# Electric field necessary to create a spark.

## Homework Statement

a) The average distance an electron travels between collisions is 2.0$\mu$m. What acceleration must an electron have to gain 2.0 x 10-18 J of kinectic energy in this distance?

b) What force must act on an electron to give it the acceleration found in part a?

c) What strength electric field will exert this much force on an electron? This is the breakdown field strength?

d) Suppose a free electron in air is 1.0 cm away from a point charge. What minimum charge qmin must this point charge have to cause a breakdown of the air and create a spark?

## Homework Equations

$$F_{on q'} = \frac{1}{4\pi\epsilon_{0}}\frac{qq'}{r^2}\\ v^2 = v_0^2 + 2 a \Delta x\\ K = \frac{1}{2}m \ v^2$$

## The Attempt at a Solution

I did this problem on the computer, summing it all up in a .png with some images rendered by my LaTeX editor that represent the work. The picture is just to prove to my prof that I did this certain activity. Did I do anything wrong here?

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SammyS
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## Homework Statement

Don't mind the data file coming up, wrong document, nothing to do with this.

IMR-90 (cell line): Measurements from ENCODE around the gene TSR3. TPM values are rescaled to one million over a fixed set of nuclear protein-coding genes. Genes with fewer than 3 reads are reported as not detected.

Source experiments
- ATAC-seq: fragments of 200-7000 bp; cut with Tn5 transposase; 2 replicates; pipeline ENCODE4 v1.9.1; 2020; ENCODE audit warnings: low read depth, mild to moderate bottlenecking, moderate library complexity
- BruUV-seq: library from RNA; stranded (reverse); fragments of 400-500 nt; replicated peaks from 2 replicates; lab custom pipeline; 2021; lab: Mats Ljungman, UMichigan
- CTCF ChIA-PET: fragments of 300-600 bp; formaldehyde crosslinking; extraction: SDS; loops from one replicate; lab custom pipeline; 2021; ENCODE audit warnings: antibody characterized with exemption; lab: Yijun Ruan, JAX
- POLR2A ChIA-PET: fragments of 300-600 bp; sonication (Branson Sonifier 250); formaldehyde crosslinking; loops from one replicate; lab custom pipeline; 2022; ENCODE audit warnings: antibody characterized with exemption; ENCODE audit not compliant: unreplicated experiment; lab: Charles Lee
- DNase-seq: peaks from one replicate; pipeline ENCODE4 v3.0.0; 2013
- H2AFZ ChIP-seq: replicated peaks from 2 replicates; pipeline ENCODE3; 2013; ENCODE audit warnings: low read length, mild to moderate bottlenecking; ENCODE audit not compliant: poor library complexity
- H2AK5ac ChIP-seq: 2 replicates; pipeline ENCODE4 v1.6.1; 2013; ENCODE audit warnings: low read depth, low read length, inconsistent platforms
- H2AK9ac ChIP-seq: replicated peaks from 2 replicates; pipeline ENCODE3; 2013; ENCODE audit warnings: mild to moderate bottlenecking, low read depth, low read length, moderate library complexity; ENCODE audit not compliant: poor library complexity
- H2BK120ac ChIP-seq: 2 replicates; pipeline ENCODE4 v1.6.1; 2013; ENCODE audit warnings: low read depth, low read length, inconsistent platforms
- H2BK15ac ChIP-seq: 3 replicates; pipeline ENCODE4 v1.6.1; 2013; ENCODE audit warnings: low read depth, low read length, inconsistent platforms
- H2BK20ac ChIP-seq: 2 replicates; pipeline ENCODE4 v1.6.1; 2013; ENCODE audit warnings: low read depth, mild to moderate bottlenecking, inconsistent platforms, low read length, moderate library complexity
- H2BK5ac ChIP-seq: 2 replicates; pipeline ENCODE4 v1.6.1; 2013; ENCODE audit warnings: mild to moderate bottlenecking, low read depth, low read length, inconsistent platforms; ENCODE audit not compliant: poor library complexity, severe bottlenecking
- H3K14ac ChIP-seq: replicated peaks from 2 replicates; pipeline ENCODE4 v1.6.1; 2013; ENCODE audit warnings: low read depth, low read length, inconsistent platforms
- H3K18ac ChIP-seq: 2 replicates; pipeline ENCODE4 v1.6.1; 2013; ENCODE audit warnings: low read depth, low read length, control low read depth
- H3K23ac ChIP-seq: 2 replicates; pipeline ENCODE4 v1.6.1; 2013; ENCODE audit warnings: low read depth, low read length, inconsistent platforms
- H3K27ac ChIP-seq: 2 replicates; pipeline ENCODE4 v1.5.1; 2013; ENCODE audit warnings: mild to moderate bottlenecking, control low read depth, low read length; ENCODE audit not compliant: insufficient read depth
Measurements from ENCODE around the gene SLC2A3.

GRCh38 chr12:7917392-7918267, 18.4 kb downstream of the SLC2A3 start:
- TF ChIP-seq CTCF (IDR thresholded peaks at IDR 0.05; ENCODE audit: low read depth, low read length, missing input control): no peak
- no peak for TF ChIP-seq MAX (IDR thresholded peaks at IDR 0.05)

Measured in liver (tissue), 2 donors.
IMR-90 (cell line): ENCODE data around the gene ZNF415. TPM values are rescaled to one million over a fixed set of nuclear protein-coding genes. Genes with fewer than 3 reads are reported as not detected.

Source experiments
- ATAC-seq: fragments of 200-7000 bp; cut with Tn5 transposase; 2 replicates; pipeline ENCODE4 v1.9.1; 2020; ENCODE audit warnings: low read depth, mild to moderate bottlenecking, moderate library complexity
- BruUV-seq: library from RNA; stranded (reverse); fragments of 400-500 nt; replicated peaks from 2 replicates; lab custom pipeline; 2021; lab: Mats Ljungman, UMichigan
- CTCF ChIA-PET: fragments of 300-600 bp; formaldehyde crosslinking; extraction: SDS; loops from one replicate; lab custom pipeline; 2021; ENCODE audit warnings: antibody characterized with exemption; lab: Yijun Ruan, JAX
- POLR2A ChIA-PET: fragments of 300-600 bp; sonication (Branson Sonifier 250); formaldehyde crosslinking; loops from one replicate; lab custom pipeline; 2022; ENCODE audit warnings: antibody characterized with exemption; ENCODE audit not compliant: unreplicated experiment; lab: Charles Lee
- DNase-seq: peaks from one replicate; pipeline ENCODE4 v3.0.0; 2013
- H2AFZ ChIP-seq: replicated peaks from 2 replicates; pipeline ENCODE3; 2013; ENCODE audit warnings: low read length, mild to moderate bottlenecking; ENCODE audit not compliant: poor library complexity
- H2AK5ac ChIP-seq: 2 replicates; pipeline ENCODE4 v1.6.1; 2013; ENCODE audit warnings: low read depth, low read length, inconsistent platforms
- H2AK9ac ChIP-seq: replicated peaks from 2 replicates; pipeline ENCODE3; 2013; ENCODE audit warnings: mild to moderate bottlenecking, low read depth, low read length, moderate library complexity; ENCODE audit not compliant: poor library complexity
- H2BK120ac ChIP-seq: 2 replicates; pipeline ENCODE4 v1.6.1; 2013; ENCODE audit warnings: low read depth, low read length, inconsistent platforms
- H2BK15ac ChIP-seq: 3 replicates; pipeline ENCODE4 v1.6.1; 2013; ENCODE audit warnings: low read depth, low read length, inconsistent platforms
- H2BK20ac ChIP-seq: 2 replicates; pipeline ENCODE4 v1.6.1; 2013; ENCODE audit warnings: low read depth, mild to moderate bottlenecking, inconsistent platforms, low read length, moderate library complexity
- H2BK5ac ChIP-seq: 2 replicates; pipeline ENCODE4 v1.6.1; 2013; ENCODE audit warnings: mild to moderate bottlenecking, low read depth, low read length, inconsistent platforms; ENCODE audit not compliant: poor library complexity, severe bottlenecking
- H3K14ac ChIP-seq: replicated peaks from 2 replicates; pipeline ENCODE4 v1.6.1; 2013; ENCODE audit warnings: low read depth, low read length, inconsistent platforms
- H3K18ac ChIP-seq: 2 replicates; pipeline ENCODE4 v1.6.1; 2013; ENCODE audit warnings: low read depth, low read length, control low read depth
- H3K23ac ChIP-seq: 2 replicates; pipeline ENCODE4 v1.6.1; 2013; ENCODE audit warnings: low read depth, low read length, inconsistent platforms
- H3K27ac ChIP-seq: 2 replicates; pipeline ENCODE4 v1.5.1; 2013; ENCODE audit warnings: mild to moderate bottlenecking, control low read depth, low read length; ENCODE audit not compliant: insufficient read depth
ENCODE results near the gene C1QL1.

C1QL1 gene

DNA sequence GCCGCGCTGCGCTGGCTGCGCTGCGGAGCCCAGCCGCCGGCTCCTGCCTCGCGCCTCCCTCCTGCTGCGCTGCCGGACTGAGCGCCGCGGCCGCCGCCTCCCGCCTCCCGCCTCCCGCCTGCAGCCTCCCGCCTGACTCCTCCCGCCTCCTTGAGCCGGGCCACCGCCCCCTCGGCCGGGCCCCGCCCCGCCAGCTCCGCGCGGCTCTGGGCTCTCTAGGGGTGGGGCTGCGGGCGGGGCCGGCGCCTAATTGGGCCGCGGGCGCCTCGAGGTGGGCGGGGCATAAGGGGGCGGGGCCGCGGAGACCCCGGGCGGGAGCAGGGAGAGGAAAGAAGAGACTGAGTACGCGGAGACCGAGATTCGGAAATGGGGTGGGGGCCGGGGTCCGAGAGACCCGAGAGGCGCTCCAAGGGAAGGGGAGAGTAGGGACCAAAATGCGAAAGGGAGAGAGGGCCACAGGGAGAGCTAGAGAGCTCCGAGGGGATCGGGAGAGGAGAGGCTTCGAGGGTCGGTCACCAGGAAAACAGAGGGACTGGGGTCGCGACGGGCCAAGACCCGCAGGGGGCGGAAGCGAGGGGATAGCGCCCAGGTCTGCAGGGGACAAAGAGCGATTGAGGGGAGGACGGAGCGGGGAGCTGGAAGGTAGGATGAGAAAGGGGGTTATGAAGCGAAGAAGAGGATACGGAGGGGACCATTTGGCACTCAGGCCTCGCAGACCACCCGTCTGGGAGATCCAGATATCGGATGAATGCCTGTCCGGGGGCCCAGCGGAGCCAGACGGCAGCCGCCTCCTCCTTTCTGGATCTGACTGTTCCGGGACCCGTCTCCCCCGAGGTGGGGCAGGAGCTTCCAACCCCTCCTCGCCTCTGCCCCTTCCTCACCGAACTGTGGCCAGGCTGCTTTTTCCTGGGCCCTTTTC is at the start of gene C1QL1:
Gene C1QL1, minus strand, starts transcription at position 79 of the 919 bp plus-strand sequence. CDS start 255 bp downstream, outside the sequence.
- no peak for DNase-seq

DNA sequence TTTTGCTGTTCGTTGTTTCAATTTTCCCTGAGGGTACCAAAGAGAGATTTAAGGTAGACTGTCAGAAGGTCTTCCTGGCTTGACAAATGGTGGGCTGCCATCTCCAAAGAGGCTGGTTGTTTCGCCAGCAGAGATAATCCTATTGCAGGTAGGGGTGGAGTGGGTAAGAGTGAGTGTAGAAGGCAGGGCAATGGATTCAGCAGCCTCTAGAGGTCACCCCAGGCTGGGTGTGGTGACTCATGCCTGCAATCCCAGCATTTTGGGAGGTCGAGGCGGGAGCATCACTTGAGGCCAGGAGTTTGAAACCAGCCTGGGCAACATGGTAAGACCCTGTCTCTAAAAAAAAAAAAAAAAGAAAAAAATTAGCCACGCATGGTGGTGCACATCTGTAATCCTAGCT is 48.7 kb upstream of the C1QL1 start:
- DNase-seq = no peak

a) The average distance an electron travels between collisions is 2.0$\mu$m. What acceleration must an electron have to gain 2.0 x 10-18 J of kinectic energy in this distance?

b) What force must act on an electron to give it the acceleration found in part a?

c) What strength electric field will exert this much force on an electron? This is the breakdown field strength?

d) Suppose a free electron in air is 1.0 cm away from a point charge. What minimum charge qmin must this point charge have to cause a breakdown of the air and create a spark?

## Homework Equations

$$F_{on q'} = \frac{1}{4\pi\epsilon_{0}}\frac{qq'}{r^2}\\ v^2 = v_0^2 + 2 a \Delta x\\ K = \frac{1}{2}m \ v^2$$

## The Attempt at a Solution

I did this problem on the computer, summing it all up in a .png with some images rendered by my LaTeX editor that represent the work. The picture is just to prove to my prof that I did this certain activity. Did I do anything wrong here?

[ IMG]http://s15.postimage.org/kkqh30ixn/physics26_58.png[/PLAIN]
You can do part b, simply by invoking the work-energy theorem.

The force you found is hundreds of times too large.